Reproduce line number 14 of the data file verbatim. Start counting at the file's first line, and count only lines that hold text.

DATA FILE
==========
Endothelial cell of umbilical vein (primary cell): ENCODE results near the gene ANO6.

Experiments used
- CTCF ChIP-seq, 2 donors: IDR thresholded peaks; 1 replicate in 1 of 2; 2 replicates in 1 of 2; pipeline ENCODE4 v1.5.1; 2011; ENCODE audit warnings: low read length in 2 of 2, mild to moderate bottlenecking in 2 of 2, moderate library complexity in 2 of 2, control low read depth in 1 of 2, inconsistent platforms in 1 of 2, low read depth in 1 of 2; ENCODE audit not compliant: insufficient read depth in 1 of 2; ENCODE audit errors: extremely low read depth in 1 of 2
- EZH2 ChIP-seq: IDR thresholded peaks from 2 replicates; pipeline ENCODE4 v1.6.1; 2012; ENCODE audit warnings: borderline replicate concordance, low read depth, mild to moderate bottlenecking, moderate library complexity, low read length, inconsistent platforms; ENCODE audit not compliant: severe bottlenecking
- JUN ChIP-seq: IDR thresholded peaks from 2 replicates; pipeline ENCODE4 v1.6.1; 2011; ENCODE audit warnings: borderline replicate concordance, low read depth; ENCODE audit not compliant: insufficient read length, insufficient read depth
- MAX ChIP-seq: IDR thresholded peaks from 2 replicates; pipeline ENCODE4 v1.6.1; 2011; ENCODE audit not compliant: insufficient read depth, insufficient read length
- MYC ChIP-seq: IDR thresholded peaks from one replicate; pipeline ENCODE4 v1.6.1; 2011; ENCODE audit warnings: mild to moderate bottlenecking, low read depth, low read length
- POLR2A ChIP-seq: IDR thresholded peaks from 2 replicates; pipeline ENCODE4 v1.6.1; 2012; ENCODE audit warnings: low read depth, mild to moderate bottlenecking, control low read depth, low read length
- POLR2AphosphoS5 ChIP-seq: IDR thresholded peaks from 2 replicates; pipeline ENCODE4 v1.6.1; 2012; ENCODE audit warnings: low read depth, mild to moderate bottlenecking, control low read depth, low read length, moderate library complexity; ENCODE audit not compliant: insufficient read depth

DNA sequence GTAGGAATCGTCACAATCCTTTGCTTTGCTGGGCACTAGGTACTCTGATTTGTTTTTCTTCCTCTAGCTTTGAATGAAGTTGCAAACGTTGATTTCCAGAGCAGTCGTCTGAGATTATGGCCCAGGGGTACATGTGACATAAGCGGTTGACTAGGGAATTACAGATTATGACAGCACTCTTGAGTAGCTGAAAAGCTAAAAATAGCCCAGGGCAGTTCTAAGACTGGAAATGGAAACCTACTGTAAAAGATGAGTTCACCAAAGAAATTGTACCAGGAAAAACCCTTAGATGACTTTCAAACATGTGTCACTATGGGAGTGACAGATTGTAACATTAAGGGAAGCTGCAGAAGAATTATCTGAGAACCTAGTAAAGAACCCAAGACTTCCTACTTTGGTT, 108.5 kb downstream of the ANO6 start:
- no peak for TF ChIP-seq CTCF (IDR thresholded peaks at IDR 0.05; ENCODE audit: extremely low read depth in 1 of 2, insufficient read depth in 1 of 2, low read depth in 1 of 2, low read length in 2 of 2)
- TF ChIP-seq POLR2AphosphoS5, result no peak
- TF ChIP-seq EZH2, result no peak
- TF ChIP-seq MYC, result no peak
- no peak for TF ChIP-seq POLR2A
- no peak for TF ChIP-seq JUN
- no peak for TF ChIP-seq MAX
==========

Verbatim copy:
- TF ChIP-seq MYC, result no peak